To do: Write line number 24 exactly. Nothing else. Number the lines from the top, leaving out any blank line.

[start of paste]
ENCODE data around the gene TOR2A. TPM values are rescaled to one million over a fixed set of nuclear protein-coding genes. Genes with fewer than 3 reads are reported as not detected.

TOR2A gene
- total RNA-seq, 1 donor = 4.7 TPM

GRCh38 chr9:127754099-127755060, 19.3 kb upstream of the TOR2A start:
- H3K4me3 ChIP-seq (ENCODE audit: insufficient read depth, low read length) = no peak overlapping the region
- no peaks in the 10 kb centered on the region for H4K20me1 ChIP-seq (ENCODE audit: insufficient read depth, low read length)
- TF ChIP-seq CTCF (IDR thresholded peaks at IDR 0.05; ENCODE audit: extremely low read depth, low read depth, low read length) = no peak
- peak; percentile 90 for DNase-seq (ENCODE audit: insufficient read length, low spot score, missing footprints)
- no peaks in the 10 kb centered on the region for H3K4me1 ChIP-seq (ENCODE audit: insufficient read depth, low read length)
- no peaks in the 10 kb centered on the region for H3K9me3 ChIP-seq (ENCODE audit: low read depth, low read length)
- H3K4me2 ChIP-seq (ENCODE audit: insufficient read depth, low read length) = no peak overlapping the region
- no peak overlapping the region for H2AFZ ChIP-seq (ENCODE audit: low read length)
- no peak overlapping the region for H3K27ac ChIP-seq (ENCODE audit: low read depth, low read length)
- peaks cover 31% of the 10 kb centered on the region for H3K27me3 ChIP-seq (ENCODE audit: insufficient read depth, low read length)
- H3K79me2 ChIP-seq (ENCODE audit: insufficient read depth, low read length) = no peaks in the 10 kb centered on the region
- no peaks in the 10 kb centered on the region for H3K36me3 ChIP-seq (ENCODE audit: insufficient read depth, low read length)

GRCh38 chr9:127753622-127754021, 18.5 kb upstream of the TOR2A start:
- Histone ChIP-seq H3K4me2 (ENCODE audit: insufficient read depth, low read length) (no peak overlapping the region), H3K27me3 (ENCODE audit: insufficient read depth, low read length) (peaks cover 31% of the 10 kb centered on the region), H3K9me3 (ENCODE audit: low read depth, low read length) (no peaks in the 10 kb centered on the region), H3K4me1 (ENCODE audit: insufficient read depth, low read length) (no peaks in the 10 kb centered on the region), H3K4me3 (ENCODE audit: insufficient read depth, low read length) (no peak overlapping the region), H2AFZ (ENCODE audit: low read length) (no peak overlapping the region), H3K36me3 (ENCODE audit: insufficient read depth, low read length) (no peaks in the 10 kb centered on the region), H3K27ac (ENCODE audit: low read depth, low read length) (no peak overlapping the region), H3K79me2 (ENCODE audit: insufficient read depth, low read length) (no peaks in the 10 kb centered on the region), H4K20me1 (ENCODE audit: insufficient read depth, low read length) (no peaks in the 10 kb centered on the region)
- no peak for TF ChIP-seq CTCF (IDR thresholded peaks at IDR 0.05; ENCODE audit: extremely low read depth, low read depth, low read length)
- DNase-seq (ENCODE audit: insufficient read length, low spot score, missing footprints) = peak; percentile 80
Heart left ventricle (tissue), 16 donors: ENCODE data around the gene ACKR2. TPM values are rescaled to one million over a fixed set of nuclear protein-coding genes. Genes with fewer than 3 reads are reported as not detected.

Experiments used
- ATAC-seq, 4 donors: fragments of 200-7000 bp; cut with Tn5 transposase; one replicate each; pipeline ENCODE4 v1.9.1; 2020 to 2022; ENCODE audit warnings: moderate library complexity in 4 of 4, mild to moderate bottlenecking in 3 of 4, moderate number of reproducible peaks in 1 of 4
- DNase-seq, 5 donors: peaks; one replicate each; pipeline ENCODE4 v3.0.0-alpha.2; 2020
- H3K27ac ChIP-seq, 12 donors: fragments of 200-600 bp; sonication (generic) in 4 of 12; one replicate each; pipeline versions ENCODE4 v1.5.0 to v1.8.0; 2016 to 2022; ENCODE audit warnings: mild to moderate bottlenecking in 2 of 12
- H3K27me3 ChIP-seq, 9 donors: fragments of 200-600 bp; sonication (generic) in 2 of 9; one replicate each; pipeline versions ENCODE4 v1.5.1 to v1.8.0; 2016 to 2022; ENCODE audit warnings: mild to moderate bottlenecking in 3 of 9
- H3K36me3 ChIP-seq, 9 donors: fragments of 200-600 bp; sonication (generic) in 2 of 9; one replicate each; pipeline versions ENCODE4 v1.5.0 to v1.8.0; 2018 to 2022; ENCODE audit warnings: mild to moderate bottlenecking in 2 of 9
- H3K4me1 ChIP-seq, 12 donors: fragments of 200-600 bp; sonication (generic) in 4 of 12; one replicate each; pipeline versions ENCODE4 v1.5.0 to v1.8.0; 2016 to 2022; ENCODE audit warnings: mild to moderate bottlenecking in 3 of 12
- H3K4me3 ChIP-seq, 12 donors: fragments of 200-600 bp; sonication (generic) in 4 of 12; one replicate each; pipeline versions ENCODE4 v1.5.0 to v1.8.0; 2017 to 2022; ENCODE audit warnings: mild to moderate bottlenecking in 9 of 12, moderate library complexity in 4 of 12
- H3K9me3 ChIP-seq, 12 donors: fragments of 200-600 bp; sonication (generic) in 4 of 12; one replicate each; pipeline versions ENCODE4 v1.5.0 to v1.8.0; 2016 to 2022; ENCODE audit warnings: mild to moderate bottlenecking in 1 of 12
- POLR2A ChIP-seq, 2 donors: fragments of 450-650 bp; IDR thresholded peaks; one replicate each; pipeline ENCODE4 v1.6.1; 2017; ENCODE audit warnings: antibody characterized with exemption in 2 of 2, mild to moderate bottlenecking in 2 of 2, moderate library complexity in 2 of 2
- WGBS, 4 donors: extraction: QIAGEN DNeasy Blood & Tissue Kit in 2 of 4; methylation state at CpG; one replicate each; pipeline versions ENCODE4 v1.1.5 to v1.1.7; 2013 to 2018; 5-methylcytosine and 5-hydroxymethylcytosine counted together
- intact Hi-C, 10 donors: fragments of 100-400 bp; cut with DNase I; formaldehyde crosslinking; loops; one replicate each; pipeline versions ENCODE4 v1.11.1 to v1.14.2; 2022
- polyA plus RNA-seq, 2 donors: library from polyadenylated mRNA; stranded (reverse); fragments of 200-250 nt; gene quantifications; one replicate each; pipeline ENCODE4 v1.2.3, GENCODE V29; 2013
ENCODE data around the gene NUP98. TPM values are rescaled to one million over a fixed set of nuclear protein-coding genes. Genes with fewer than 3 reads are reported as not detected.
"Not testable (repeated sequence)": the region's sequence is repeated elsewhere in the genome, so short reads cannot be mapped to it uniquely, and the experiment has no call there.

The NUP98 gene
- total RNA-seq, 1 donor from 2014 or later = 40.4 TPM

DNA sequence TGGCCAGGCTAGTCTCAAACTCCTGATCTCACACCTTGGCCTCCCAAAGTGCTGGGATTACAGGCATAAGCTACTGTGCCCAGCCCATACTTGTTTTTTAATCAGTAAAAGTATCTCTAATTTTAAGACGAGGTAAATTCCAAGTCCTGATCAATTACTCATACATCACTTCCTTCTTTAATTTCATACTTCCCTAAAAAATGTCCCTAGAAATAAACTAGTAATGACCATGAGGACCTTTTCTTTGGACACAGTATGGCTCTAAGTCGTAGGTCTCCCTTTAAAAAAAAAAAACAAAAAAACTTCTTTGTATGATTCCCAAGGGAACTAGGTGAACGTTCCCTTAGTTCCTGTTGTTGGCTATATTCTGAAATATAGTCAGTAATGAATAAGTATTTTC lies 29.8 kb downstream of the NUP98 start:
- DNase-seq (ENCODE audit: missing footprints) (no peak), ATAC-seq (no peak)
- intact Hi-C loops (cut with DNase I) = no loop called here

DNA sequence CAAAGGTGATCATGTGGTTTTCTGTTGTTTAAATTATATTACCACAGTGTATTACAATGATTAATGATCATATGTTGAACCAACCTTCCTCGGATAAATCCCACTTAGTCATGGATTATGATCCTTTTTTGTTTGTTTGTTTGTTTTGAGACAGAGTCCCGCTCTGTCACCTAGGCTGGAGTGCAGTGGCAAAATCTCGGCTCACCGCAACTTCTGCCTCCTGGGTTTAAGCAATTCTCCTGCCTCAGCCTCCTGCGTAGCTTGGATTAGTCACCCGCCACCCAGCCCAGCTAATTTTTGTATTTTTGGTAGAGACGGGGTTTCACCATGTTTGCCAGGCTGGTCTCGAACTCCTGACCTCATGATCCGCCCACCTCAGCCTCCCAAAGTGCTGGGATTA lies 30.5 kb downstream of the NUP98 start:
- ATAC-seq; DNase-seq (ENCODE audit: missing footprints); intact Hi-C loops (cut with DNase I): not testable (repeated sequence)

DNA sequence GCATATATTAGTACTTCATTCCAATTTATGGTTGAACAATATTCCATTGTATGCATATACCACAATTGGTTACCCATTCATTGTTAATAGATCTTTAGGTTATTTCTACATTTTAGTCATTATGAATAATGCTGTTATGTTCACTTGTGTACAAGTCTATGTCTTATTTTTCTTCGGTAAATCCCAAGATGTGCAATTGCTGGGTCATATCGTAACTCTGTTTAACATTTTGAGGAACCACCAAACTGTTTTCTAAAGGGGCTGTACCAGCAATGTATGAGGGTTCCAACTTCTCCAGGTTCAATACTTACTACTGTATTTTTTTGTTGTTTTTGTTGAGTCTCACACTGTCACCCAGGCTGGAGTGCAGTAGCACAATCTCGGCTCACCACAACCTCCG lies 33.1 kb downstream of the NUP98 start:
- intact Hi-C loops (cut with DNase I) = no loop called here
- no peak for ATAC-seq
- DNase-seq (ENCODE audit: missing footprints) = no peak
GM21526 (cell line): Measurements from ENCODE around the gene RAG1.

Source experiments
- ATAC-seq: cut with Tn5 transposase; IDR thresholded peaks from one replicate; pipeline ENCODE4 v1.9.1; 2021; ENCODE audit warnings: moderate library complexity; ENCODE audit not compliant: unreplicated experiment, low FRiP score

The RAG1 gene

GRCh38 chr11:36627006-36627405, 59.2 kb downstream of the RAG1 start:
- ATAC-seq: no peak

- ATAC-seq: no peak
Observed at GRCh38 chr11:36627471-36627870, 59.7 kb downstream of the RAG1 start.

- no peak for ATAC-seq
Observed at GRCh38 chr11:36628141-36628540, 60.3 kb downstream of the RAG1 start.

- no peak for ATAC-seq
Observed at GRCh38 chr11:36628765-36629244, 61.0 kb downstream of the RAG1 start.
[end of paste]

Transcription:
- DNase-seq, 5 donors: peaks; one replicate each; pipeline ENCODE4 v3.0.0-alpha.2; 2020